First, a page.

While the majority of these partnerships and agreements have an associate-to-bachelor’s sequencing plan that calls for students to complete 60 credit hours at Kent State, several have less, including Lorain County Community College (58 credit hours), Stark State College (55 credit hours) and North Central State College (55 credit hours). The articulation agreement with Lakeland Community College for the construction management program is structured so that students will need only 30 credit hours to earn their Kent State bachelor’s degree. Students who follow these plans will be ineligible for honors the moment they enroll at Kent State.

In addition to developing the numerous associate-to-baccalaureate transfer agreements, Kent State also offers several baccalaureate completer programs for students who hold a specific credential and/or have amassed college credit. The College of Nursing’s B.S.N. degree program for registered nurses is 59 Kent State credit hours. The Regional College’s B.S. degree in Respiratory Care for respiratory therapists is 57 Kent Sate credit hours. (Both are 120 credit hours including transfer credit hours.)

In academic year 2018-19, new transfer students to the Kent Campus came with an average of 58 transfer credit hours. Of that transfer population, nearly 30 percent had more than 60 transfer credit hours (see Appendix A). A five-year review of Kent State baccalaureate graduates revealed that students graduating with less than 60 Kent State credit hours has steadily increased, from 166 graduates in 2013 to 211 graduates in 2017. These graduates had, on average, 47 Kent State credit hours (see Appendix B).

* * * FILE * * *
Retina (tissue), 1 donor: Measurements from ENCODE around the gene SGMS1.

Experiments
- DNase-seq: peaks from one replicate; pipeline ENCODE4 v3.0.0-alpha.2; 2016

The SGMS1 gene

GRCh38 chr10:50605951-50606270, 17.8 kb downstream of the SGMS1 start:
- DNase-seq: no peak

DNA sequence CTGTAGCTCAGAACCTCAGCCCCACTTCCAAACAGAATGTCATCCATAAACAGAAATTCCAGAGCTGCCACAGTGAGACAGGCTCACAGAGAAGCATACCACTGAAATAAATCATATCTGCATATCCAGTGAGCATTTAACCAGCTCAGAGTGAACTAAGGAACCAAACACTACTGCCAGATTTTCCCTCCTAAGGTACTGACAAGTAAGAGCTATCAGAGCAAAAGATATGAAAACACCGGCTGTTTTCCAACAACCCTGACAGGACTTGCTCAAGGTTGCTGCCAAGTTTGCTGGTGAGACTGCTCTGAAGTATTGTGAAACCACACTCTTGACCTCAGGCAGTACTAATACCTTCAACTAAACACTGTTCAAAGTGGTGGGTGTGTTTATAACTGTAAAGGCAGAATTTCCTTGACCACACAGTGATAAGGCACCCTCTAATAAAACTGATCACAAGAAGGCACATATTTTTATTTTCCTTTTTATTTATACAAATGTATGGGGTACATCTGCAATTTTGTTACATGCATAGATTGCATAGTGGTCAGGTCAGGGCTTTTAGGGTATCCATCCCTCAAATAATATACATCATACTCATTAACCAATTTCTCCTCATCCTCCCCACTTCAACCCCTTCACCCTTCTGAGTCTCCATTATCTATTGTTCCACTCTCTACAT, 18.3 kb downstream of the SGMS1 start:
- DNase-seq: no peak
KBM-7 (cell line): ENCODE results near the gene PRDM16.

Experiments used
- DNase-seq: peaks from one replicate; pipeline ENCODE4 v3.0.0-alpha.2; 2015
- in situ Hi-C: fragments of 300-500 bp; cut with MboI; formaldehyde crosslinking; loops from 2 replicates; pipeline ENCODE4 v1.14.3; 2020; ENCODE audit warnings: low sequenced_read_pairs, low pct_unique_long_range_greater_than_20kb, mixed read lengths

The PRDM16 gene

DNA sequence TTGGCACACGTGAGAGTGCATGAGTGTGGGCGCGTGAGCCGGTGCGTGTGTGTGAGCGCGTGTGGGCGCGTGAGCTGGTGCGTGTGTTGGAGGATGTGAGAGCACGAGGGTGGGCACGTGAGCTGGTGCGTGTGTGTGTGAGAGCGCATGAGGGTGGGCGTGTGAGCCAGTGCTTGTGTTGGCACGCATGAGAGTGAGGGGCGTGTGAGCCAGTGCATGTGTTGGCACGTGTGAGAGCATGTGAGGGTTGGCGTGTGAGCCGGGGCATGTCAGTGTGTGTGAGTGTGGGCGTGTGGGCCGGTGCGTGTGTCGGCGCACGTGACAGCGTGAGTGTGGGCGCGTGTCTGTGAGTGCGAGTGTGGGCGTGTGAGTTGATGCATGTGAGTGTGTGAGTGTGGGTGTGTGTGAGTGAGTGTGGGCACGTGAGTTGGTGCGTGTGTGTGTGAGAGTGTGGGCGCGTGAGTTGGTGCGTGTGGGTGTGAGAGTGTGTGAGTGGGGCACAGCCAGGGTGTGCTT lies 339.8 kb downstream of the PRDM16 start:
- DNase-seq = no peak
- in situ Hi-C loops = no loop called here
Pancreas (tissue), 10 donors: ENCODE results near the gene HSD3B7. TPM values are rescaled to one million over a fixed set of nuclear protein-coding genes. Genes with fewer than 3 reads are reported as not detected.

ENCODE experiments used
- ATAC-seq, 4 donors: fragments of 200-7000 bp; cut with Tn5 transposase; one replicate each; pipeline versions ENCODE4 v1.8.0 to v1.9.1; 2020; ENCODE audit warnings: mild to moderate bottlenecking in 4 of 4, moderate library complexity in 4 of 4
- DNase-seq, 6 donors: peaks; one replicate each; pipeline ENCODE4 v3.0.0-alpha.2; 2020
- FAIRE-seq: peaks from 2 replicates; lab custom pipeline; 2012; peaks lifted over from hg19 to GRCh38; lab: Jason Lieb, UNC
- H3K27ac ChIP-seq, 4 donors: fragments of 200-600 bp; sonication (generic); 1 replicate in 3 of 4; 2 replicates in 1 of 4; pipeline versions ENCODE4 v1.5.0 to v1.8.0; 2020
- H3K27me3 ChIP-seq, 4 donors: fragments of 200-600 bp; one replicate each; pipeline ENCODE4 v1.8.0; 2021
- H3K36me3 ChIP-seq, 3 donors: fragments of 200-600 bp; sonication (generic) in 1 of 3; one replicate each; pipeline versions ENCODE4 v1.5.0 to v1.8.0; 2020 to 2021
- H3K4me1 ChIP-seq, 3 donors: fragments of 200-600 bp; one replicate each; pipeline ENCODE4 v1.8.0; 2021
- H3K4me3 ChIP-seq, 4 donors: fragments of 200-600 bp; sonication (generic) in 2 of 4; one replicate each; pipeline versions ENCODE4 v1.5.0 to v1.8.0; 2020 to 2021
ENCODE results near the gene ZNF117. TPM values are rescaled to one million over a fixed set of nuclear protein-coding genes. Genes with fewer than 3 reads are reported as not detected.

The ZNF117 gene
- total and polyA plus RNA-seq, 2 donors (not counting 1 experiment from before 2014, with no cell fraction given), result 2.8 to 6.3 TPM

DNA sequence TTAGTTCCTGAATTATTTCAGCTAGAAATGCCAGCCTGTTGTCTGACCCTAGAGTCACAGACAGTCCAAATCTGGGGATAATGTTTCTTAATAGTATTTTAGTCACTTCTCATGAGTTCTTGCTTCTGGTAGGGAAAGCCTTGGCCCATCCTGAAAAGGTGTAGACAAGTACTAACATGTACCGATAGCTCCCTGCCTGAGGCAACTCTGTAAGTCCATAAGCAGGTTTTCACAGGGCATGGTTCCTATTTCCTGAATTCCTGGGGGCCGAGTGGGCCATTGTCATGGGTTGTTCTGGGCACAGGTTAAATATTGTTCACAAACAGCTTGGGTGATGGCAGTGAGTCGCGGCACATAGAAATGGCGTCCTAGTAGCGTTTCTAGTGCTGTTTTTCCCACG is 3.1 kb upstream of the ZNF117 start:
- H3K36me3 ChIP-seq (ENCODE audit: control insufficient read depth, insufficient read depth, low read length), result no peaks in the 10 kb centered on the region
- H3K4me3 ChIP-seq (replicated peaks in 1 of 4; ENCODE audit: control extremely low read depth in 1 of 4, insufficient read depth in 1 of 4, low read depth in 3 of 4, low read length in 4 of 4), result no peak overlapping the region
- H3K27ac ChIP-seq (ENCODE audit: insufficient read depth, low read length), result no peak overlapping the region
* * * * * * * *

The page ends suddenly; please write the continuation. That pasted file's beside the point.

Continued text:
The 60-credit requirement for honors eligibility not only affects transfer students but also College Credit Plus students who complete college courses in high school and are admitted to Kent State as new students (not transfer). In fall 2014, 33.2 percent of new freshmen on the Kent Campus had transfer college credit. Just four years later, that number has increased nearly 10 points to 42.9 percent. In fall 2018, new freshmen arrived on the Kent Campus with an average of 16 transfer credit hours, a full semester (see Appendix C). Two of Kent State’s top feeder colleges for transfer students had the third and fourth highest student enrollment in the College Credit Plus program: Cuyahoga Community College (4,653 students) and Stark State College (4,429 students) .
The alternative is status quo, and the consequences will be a continuation of graduating students with a worthy Kent State GPA who feel disheartened that the university will not recognize their academic achievements. Many of these graduates feel that they are being treated like “second-class citizens” – leading to less-engaged alumni. The current policy is misaligned with the university’s strategic goal to increase and support a transfer student body.
The EPC Ad Hoc Committee for Academic Policies recommends that, effective for Kent State’s December 2019 graduation, revisions to the honors policies as outlined on the following pages be approved to recognize high-achieving graduates with transfer coursework.

What changes are proposed for recognition at the bachelor’s degree level?
* Policy name: From Institutional Honors to Latin Honors
* Inclusion of students with more transfer credits: Students with less than 60 Kent State credit hours will be eligible for honors if they have a 3.500 transfer GPA at the point of their most recent admission

What changes are proposed for recognition at the associate degree level?
* Decrease of minimum Kent State credit hours for eligibility: From 32 to 30 credit hours
What stays the same for recognition at both degree levels?
* Minimum Kent State GPA for each honors designation
* Method for calculating and determining Kent State GPA for honors

Proposal Summary to Establish or Revise an Academic Administrative Structure

Key: 27